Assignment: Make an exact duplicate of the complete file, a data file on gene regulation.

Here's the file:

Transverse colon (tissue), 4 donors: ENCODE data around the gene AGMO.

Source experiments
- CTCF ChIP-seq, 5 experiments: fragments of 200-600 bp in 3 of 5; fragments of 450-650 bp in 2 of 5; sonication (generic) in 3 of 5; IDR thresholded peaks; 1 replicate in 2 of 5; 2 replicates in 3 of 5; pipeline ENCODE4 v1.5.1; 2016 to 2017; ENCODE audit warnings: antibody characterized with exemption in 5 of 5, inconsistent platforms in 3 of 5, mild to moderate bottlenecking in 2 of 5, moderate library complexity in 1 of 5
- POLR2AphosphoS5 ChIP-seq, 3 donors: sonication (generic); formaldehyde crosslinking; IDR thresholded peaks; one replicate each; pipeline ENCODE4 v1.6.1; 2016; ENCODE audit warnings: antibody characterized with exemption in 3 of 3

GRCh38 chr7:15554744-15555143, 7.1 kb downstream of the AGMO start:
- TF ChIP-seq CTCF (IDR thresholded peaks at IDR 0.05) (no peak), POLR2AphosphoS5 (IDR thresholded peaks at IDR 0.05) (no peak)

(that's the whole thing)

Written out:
Transverse colon (tissue), 4 donors: ENCODE data around the gene AGMO.

Source experiments
- CTCF ChIP-seq, 5 experiments: fragments of 200-600 bp in 3 of 5; fragments of 450-650 bp in 2 of 5; sonication (generic) in 3 of 5; IDR thresholded peaks; 1 replicate in 2 of 5; 2 replicates in 3 of 5; pipeline ENCODE4 v1.5.1; 2016 to 2017; ENCODE audit warnings: antibody characterized with exemption in 5 of 5, inconsistent platforms in 3 of 5, mild to moderate bottlenecking in 2 of 5, moderate library complexity in 1 of 5
- POLR2AphosphoS5 ChIP-seq, 3 donors: sonication (generic); formaldehyde crosslinking; IDR thresholded peaks; one replicate each; pipeline ENCODE4 v1.6.1; 2016; ENCODE audit warnings: antibody characterized with exemption in 3 of 3

GRCh38 chr7:15554744-15555143, 7.1 kb downstream of the AGMO start:
- TF ChIP-seq CTCF (IDR thresholded peaks at IDR 0.05) (no peak), POLR2AphosphoS5 (IDR thresholded peaks at IDR 0.05) (no peak)